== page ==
Clearview AI, the facial recognition company that’s been used by more than 600 law enforcement agencies around the country, reveals security breach that exposed details of ALL its clients
Clearview AI sent a statement to customers alerting them to a security breachThe intruders accessed the company’s full client list and number of searchesThe company did not say how the breach happened but claims its servers weren’t accessed
Facial recognition software provider Clearview AI has revealed that its entire client list was stolen by someone who ‘gained unauthorized access’ to company documents and data.
According to a notice sent to its customers, Cleaview AI said that in addition to its client list, the intruder had gained access to the number of user accounts associated with each client, as well as the number of searches conducted through those accounts.
The company didn’t specify how the security breach had occurred nor who might have been responsible, and it claimed its servers and internal network hadn’t been compromised.
Facial recognition software company Clearview AI has revealed a security breach that exposed it’s client list and number of searches those clients made
‘Unfortunately, data breaches are part of life in the 21st century,’ Clearview attorney Tor Ekeland told The Daily Beast, who broke the story.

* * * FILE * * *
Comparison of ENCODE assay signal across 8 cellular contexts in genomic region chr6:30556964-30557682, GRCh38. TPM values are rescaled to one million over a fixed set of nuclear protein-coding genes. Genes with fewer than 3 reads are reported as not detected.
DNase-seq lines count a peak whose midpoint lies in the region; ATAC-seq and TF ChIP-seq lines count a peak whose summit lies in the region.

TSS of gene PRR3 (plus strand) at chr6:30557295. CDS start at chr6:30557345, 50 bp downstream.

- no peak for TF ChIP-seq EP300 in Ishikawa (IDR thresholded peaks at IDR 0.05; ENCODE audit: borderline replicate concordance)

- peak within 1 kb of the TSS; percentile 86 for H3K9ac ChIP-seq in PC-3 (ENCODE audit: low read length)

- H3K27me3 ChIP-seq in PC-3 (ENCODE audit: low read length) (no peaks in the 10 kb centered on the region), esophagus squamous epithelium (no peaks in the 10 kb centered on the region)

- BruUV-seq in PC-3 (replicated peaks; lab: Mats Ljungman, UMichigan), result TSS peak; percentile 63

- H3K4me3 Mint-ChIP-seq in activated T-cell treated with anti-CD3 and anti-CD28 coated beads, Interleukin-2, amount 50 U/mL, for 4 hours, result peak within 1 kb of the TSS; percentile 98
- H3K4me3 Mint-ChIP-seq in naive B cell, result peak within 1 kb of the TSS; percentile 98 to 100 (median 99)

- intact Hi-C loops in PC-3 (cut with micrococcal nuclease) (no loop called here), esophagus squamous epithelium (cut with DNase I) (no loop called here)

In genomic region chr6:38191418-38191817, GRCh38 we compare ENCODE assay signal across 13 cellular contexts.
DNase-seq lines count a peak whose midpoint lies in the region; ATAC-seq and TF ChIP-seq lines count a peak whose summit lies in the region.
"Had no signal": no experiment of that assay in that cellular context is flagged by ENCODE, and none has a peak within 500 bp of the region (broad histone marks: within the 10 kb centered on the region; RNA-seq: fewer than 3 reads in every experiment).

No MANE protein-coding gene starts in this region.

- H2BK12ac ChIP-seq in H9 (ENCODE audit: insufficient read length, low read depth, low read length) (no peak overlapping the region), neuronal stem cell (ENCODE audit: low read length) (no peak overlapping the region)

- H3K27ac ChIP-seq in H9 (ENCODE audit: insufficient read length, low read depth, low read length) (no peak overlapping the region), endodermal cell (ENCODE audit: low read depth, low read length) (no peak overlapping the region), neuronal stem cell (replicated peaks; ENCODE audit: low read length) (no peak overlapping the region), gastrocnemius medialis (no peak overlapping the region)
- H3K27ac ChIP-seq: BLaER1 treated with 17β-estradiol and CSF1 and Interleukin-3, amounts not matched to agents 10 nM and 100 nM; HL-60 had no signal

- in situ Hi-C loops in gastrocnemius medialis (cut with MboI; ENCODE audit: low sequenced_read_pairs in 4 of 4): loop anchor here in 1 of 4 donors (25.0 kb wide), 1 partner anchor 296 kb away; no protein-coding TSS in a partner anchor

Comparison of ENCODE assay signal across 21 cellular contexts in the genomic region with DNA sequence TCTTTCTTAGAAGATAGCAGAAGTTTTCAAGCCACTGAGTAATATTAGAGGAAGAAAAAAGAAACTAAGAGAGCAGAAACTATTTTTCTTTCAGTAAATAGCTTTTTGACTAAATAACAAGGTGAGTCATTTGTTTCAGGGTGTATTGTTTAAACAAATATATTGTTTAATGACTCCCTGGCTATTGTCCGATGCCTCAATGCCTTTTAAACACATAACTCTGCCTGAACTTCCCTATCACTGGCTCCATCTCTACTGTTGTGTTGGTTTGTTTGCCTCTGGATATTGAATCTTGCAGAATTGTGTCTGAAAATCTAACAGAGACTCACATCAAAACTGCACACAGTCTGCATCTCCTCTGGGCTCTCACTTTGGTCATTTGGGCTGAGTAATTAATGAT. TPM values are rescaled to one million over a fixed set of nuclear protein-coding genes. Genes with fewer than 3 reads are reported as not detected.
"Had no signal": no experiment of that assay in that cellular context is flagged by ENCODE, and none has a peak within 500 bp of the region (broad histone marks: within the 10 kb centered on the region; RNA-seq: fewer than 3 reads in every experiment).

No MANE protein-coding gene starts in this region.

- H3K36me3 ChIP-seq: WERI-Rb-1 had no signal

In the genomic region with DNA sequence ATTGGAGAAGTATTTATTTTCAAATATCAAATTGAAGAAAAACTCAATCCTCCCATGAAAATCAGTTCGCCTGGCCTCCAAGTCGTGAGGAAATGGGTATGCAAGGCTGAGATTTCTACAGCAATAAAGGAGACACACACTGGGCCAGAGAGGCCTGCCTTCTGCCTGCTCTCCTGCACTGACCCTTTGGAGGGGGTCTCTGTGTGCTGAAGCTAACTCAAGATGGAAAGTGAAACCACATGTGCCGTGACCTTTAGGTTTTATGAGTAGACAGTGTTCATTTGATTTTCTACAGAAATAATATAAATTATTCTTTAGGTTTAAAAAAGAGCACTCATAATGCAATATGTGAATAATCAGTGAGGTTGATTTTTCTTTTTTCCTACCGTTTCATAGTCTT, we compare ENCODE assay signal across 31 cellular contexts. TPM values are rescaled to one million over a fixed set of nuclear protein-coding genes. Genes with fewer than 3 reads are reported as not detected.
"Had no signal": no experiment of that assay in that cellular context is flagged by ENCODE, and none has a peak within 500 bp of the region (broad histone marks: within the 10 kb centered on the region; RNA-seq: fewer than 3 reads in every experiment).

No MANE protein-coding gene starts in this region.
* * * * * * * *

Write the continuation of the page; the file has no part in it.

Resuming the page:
‘Our servers were never accessed. We patched the flaw, and continue to work to strengthen our security.’
Clearview AI software allows its customers to identify people by uploading photos to the company’s servers, where they’re compared against a database of more than 3 billion photos pulled from Facebook, YouTube, Twitter, and even Venmo.
The service was reportedly used by at least 600 different law enforcement agencies in the last year, including the Chicago Police Department, the Department of Homeland Security, and the FBI.
The company originally worked on smaller projects including a 2013 initiative with New Jersey Attorney General’s office to analyze driver’s license photos to identify people using the same photo for multiple identities.
The company has since expanded its business to include general law enforcement activity, among other projects.
The company claims its server’s and internal networks were not breached but hasn’t specified how exactly the data was accessed
The company has amassed a database of over 3 billion photos from sites like Facebook, YouTube, Twitter, and even Venmo, which its proprietary AI will scan to try and match people in photos uploaded by their clients